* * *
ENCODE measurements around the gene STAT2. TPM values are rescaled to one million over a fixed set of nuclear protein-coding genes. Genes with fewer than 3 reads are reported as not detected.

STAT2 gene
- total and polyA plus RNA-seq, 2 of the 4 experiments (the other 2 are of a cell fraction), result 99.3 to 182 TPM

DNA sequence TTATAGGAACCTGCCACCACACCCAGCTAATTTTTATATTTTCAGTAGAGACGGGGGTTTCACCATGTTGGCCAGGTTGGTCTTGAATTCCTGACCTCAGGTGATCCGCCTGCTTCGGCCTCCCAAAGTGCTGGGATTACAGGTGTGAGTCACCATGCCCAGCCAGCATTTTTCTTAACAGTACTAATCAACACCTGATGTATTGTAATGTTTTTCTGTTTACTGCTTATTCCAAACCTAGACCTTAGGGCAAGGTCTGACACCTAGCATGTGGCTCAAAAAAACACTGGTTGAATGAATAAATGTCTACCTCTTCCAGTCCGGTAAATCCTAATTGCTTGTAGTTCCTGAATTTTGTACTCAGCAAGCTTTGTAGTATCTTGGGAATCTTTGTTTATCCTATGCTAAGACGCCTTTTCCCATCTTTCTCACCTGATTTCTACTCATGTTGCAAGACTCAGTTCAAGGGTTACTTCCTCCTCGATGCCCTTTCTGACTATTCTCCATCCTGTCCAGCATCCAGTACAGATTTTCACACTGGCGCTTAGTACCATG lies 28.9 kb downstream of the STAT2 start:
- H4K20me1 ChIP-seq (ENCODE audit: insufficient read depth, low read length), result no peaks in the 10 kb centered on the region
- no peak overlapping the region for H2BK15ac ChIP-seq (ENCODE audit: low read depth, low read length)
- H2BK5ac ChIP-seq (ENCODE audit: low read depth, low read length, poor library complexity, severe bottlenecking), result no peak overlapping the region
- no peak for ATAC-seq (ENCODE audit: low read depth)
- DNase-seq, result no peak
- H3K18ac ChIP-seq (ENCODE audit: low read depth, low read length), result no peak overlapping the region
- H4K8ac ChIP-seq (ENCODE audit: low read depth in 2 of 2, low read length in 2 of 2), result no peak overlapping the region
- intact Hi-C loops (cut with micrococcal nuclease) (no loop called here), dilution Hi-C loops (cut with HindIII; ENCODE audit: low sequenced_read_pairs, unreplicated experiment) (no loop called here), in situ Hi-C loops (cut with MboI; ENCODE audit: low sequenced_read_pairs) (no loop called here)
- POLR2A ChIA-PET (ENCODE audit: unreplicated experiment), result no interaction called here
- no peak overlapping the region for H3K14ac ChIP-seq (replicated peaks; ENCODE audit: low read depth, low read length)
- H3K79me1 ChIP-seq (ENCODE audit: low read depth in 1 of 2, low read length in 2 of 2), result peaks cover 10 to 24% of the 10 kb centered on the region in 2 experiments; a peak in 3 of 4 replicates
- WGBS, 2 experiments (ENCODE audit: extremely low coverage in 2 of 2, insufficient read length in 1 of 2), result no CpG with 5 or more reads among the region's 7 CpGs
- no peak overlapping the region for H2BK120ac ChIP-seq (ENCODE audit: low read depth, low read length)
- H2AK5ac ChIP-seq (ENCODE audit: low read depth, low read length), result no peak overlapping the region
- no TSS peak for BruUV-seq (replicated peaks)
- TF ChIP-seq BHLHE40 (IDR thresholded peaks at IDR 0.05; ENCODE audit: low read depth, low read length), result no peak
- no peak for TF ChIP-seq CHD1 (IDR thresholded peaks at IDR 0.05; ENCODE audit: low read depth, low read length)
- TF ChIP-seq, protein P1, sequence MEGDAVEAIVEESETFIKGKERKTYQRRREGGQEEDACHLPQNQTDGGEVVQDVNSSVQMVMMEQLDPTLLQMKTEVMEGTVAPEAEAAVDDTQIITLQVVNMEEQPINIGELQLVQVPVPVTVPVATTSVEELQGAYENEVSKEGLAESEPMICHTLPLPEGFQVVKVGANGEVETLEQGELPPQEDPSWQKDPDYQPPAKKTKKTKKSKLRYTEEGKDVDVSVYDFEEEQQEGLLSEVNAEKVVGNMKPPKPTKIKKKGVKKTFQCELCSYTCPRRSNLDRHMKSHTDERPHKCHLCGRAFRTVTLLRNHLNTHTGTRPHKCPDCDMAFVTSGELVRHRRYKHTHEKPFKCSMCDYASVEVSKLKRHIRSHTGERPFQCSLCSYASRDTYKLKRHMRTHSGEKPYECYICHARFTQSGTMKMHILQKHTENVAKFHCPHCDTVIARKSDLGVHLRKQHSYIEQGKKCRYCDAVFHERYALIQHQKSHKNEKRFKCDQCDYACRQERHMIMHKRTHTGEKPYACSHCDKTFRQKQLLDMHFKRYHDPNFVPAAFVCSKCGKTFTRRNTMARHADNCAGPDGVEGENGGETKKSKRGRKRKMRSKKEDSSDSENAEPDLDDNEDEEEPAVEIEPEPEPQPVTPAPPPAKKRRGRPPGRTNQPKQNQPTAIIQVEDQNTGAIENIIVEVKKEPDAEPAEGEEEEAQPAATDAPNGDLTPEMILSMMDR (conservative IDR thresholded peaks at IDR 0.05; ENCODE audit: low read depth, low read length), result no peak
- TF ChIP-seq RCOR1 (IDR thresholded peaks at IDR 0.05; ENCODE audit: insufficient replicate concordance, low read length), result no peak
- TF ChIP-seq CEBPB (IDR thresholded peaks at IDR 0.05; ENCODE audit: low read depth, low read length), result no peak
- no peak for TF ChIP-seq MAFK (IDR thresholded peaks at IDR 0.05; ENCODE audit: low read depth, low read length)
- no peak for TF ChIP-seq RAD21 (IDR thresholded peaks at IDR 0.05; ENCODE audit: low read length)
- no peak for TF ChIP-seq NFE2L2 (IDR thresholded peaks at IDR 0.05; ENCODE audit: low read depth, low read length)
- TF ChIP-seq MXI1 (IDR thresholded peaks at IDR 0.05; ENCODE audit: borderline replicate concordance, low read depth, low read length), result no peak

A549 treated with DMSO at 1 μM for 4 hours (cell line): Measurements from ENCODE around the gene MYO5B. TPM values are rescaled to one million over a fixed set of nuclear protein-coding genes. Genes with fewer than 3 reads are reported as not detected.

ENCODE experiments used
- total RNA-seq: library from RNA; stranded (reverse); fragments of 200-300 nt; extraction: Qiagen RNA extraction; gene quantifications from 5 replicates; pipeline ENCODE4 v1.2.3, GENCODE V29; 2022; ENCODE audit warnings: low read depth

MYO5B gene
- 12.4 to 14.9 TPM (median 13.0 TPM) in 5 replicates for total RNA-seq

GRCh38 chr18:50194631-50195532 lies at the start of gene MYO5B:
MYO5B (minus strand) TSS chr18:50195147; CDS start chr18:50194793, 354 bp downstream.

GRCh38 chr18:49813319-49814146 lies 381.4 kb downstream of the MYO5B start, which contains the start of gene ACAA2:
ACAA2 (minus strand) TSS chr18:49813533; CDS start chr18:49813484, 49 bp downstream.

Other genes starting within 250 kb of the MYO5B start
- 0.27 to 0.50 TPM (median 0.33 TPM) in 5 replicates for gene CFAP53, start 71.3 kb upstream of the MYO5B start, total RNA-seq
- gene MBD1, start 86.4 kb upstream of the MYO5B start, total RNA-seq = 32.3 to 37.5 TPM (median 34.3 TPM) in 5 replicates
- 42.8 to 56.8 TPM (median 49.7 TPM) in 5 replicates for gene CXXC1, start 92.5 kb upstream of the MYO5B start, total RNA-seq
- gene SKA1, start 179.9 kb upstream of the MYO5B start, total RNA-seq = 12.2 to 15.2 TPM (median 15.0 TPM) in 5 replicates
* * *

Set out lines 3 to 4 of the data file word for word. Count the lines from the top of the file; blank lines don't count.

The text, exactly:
- total and polyA plus RNA-seq, 2 of the 4 experiments (the other 2 are of a cell fraction), result 99.3 to 182 TPM

DNA sequence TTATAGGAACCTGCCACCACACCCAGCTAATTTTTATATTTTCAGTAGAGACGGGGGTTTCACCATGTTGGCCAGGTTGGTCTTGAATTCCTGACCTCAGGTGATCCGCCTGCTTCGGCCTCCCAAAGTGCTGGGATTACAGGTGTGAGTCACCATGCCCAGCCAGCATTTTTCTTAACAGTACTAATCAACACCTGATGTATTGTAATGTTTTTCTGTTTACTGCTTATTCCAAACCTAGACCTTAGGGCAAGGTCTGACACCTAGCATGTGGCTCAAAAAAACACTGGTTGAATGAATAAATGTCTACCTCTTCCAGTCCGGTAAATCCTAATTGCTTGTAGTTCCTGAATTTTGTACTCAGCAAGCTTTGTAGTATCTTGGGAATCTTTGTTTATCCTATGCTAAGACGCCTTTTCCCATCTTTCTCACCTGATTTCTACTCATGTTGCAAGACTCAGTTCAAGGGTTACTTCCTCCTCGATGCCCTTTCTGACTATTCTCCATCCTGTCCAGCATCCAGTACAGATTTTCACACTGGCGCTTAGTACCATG lies 28.9 kb downstream of the STAT2 start: